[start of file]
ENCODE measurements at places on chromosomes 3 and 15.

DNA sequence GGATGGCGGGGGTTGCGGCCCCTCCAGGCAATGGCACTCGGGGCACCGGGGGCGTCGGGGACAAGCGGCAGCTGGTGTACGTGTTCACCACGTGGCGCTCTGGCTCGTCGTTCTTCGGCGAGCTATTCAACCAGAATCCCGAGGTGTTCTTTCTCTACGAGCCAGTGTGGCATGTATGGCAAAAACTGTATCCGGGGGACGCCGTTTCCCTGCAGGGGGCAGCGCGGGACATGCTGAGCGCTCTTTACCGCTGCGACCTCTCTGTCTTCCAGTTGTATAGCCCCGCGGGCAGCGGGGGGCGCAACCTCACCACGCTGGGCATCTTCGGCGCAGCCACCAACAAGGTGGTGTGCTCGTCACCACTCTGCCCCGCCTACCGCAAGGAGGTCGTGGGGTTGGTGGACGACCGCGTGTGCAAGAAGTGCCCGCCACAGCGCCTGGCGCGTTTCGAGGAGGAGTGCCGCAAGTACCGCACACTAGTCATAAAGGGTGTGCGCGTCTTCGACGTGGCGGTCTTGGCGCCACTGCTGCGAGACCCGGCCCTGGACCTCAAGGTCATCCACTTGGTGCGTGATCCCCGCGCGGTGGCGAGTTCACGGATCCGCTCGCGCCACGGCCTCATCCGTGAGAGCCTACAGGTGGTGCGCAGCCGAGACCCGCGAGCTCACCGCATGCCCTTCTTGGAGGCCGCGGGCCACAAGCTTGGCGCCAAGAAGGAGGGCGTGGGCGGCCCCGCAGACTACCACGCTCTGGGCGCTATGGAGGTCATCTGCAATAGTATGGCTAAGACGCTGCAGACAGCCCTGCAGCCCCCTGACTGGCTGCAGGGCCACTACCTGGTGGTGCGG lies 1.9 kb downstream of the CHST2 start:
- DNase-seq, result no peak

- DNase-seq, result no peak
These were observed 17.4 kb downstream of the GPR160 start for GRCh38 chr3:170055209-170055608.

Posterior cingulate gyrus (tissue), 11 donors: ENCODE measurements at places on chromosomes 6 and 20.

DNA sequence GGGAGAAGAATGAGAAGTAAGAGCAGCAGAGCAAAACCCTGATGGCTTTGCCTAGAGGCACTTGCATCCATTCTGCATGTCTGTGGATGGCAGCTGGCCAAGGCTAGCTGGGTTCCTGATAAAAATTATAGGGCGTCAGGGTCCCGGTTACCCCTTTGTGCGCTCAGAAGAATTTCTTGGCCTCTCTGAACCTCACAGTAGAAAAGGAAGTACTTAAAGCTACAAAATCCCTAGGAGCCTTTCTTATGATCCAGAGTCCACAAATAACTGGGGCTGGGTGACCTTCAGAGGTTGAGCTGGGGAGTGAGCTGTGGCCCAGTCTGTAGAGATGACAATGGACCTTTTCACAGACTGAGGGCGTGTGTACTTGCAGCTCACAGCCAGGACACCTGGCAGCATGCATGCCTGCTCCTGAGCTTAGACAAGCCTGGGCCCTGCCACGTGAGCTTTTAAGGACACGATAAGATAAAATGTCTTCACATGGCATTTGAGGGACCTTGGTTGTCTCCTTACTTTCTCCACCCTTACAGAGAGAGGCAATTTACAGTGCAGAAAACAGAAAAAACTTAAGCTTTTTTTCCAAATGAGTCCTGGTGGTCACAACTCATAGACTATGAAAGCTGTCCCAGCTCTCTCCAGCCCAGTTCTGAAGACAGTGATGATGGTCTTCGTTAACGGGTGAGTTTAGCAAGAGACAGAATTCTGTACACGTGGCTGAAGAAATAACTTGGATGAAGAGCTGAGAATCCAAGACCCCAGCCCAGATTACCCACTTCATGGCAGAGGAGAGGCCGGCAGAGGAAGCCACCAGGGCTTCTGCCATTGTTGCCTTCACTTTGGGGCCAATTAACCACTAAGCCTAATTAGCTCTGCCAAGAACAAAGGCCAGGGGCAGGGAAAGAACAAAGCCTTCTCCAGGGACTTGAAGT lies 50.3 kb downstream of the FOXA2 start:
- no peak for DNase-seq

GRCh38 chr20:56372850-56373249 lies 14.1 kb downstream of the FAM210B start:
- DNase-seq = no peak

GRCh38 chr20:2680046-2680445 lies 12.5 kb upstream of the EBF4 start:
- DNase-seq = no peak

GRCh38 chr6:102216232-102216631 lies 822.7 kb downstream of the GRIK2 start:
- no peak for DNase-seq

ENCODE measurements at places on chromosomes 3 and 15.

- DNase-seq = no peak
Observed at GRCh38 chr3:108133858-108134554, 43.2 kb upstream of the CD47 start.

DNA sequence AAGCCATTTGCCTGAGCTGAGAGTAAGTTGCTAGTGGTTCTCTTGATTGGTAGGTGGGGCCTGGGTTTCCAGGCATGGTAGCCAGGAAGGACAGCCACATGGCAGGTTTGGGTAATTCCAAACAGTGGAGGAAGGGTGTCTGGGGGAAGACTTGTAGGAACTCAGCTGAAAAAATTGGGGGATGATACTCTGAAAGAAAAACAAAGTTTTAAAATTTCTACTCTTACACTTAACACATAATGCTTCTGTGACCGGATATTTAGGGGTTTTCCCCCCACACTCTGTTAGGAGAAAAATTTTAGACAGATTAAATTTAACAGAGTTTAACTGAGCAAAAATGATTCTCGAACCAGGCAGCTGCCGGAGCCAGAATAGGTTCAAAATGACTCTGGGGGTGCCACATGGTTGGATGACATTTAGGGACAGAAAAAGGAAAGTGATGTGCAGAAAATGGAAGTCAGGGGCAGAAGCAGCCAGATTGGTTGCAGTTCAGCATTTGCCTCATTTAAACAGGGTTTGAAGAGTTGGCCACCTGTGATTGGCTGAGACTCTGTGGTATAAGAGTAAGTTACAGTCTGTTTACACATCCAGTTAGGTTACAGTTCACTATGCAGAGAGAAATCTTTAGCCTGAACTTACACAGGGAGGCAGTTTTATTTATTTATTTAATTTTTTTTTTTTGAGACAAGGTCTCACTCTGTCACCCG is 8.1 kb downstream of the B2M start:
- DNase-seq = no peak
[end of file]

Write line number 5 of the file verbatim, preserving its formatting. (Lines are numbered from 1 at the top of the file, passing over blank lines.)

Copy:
These were observed 17.4 kb downstream of the GPR160 start for GRCh38 chr3:170055209-170055608.